by Maleeha Sofi
SRINAGAR: A recent study has shown that changes in the gut-brain axis may have connections with cognitive decline. Experiments have been conducted on aged mice and the results are in favour of the claim. The research is not published yet, but may soon prove to be a major breakthrough.
What is interesting is the man behind the pathbreaking research is a Kashmiri scientist, Dr Zahoor Shah. He is a medicinal and biological chemistry professor at The University of Toledo (Ohio).
“The diversity of our microbiota changes with ageing,” a report quoted Dr Shah as having said. “Not only is the overall diversity lower, but we also see higher levels of harmful bacteria and lower levels of beneficial bacteria. This has real effects on health and well-being.”
The human gut, as is already known is a universe of bacteria. With age, the composition and diversity of the bacteria changes, impacting various organs including the brain.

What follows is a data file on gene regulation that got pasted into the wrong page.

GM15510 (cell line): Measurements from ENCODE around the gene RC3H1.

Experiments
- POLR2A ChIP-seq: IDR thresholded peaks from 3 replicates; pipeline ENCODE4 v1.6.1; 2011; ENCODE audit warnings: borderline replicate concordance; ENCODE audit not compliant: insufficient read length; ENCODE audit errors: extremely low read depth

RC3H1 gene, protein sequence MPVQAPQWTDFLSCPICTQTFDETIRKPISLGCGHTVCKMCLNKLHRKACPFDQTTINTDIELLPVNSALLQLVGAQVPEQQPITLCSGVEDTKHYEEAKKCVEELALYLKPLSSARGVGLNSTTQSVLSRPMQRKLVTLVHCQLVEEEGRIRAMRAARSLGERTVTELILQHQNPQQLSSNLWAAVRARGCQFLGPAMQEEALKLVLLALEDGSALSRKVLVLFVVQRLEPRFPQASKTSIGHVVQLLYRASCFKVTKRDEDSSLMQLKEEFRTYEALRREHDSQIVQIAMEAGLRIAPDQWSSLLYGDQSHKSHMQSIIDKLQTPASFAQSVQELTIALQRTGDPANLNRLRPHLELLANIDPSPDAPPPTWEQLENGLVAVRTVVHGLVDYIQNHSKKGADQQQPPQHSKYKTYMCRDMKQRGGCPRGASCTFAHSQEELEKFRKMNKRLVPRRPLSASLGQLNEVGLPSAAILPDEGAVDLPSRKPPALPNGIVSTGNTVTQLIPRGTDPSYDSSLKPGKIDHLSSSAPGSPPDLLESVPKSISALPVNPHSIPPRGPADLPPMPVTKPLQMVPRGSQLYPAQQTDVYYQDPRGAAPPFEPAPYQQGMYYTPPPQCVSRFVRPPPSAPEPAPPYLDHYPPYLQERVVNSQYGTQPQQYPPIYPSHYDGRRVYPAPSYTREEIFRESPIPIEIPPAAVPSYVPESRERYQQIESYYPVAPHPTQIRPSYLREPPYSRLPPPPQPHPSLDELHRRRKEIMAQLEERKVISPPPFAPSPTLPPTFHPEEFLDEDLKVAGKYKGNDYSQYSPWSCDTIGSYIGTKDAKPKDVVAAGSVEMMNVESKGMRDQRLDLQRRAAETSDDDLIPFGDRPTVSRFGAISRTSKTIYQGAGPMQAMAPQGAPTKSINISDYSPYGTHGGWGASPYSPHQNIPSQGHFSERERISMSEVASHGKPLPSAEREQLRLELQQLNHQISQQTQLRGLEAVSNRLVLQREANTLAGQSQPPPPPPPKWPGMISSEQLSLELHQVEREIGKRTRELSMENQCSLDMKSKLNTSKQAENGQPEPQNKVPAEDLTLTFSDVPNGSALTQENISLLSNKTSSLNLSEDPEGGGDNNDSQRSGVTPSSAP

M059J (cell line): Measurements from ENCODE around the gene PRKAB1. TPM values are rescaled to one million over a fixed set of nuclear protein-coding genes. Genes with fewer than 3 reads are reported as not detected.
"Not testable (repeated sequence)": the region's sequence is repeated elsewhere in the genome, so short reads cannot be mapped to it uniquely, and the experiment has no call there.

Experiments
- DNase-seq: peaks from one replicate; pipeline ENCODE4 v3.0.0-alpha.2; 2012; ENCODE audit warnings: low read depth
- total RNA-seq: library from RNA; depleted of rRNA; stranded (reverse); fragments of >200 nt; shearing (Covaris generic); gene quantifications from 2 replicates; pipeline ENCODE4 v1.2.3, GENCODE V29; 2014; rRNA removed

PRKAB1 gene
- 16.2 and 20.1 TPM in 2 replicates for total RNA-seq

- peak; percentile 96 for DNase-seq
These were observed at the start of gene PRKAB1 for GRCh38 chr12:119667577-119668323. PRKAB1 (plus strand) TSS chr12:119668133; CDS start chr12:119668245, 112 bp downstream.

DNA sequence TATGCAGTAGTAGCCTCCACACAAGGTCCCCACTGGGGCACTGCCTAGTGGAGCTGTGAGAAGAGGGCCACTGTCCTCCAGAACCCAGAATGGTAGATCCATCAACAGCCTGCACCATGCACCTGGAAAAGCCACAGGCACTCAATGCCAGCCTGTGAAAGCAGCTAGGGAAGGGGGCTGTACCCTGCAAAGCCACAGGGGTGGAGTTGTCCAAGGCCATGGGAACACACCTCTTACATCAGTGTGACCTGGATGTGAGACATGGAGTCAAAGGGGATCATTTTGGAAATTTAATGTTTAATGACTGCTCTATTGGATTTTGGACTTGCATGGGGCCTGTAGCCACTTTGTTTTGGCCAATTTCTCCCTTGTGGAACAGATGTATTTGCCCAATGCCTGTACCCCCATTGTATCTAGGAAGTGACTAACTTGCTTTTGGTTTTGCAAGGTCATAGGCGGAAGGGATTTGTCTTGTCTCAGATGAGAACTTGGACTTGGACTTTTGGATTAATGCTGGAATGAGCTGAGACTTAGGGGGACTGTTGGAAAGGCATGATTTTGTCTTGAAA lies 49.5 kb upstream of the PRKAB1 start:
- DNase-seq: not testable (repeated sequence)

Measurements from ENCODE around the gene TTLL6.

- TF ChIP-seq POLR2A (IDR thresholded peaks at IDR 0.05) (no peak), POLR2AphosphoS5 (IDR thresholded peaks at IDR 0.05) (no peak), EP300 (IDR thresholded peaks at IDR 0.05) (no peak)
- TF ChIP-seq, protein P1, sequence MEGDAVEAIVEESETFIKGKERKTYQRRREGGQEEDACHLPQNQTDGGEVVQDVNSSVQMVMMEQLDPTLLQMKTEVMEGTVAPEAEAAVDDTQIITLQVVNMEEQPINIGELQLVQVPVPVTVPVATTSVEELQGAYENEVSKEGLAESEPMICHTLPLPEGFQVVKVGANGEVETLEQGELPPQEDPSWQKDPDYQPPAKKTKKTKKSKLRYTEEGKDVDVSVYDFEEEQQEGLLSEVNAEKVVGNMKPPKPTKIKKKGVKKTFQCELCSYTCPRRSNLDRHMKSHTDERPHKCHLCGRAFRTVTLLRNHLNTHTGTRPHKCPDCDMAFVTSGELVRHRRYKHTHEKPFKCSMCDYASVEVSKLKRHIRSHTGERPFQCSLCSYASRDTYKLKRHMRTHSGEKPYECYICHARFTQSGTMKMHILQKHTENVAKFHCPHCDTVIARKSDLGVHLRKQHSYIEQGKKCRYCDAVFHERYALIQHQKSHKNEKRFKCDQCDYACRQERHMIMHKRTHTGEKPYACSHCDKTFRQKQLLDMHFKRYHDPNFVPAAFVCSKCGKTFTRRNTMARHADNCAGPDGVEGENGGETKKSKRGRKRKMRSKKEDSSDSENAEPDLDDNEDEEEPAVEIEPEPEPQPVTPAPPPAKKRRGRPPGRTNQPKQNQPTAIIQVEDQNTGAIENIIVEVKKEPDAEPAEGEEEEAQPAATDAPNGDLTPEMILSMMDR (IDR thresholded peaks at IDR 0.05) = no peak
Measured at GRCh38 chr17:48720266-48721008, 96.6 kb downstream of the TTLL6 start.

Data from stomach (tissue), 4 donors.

Several pieces of research in the past have shown connections between diet intake and health issues like high blood pressure and heart diseases. The human digestive system is a hub of uncountable bacteria, so there is a remarkable possibility of the connection.
The field is still unexplored. Shah has conducted only the initial research. “All of these neurodegenerative diseases, including Alzheimer’s disease, start with inflammation,” Dr Shah has said. “We believe microbiota dysbiosis results in neuro-inflammation in the brain leading to cognitive decline. We are learning more and more about the gut-brain axis, but there aren’t many studies that have investigated this specific process.”
Microbiota dysbiosis means to have an imbalance in the natural microflora such as bacteria, fungi, and viruses, especially in the gut. This condition is stimulated if one does not age normally. People suffering from diabetes or cardiovascular diseases may have higher chances of inflammation which in turn becomes a driver for microbiota dysfunction, hence cognitive decline.
Another research paper read, “Alterations in resting cerebral blood flow (CBF) and its regulation are well known to produce neuronal dysfunction and cognitive impairment and could play a role in the harmful effects of excessive salt intake on the brain.”